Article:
The appellant was diagnosed with severe post-traumatic stress disorder and claimed her immigration detention was contrary to the Hardial Singh principles and contrary to paragraph 55.10 of the Enforcement Instructions Guidance.
Dismissing her appeal, the Court noted that the decision as to whether detention was lawful could only be impugned on traditional public law grounds, and it was not for the Court to act as the primary decision maker. The Court further noted that paragraph 55.10 only required the SSHD to ‘satisfactorily’ mange her condition, which meant the SSHD had to keep her condition stable and did not mean providing her with the best possible treatment. Although the Court criticised the SSHD’s failure to take account of her medical reports during detention reviews, given her risk of absconding and the risk of harm to others her detention was justified and at best she may have received nominal damages if the Court let the case proceed.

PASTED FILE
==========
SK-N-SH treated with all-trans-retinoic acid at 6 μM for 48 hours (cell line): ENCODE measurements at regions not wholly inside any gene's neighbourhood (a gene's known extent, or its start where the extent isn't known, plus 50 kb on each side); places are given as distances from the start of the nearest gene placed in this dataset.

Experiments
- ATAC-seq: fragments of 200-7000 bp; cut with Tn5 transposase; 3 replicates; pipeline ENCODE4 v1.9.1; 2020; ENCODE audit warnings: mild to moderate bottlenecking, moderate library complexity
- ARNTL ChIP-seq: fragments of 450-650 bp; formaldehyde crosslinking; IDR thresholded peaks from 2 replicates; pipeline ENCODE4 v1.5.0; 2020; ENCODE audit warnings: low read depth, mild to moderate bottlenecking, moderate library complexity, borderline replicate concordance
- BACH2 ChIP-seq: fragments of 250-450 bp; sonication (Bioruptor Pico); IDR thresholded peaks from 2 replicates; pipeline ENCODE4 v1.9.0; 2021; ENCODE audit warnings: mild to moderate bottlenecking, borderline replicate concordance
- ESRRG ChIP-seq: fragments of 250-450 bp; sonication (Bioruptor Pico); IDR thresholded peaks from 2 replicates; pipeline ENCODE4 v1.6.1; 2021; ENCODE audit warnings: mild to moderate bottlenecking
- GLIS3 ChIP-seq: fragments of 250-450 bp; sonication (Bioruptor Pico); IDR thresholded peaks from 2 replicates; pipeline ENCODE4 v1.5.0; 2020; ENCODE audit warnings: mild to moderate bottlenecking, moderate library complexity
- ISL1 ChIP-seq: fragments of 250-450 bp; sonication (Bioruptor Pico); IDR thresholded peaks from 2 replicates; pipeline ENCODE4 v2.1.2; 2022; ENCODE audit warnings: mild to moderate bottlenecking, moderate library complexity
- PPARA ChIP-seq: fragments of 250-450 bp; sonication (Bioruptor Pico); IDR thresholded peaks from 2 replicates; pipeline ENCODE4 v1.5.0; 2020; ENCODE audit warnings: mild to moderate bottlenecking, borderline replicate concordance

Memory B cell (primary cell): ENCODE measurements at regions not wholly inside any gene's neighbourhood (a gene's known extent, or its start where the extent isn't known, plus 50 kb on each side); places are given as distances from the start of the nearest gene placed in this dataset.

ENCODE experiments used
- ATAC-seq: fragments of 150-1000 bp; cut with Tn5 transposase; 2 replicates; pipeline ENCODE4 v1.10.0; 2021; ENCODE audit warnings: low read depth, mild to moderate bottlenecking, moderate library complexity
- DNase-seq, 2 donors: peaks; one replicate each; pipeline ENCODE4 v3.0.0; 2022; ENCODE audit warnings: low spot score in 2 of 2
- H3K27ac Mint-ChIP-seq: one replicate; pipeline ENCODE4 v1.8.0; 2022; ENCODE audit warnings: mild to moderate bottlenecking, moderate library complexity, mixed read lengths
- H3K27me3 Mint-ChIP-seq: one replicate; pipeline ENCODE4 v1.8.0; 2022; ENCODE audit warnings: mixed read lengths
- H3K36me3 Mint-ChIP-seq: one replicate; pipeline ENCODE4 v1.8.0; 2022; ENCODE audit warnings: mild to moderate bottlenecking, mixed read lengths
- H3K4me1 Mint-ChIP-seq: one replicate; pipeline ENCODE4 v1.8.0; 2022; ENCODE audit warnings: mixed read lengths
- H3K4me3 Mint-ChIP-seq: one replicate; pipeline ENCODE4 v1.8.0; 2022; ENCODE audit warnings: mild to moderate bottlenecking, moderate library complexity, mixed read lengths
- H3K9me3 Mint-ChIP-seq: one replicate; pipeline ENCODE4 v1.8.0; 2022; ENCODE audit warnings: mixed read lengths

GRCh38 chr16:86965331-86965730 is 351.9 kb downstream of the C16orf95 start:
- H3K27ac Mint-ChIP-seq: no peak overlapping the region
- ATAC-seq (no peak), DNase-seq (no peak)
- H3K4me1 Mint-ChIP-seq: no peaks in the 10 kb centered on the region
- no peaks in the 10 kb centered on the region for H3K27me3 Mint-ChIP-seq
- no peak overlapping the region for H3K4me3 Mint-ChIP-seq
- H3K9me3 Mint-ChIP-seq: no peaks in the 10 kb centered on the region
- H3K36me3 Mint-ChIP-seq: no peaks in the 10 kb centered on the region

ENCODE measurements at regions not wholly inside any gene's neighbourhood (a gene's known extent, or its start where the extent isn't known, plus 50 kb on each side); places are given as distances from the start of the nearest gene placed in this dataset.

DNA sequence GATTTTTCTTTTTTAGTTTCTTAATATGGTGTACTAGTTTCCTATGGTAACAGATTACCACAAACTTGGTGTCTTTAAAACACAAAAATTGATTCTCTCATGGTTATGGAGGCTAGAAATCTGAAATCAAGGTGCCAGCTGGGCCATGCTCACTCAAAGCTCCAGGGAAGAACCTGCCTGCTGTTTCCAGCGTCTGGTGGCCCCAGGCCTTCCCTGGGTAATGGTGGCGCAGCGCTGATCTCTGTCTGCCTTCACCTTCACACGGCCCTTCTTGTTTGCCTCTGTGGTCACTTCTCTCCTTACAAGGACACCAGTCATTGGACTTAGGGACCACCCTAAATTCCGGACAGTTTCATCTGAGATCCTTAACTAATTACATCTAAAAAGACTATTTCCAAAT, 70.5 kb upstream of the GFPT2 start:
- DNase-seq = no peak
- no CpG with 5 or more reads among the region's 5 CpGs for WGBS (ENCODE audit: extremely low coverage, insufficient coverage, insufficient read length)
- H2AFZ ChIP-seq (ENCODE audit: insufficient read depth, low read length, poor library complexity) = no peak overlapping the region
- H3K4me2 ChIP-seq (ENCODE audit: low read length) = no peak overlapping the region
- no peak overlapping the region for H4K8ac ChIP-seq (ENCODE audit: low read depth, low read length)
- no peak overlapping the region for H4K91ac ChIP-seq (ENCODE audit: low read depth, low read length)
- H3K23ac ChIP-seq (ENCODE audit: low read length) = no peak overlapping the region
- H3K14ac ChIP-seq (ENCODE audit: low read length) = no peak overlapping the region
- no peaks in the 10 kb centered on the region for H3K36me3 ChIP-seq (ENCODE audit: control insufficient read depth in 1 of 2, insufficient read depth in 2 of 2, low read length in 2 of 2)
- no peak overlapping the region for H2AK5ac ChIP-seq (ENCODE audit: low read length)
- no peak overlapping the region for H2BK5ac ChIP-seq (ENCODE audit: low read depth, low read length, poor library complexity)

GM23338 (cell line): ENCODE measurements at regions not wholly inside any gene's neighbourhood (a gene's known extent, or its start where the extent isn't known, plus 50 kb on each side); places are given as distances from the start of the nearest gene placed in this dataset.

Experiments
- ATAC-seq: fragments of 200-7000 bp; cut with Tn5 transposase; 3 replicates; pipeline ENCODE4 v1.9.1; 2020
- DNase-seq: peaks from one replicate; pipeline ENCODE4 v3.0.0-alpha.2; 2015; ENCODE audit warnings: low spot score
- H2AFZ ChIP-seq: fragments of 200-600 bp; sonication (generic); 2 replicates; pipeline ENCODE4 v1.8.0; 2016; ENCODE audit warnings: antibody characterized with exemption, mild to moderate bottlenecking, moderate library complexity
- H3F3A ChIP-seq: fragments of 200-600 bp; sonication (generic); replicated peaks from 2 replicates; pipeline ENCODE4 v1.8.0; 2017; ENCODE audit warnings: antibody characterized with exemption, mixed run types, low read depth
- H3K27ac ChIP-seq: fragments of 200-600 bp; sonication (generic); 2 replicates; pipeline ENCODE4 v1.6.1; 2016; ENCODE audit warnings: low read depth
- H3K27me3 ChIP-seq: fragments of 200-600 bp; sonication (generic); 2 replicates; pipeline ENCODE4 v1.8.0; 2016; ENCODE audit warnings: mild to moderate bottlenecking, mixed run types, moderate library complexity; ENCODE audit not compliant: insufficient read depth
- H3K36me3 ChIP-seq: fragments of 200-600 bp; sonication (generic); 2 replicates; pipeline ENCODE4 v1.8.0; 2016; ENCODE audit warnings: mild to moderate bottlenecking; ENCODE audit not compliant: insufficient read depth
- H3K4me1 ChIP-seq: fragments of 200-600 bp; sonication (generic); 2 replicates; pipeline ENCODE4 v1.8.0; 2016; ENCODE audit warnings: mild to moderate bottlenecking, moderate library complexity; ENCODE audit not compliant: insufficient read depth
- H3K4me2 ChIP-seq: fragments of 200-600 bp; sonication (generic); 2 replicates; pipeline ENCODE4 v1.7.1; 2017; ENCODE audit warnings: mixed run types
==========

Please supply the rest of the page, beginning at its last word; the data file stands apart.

Hugh Southey QC was involved in this case.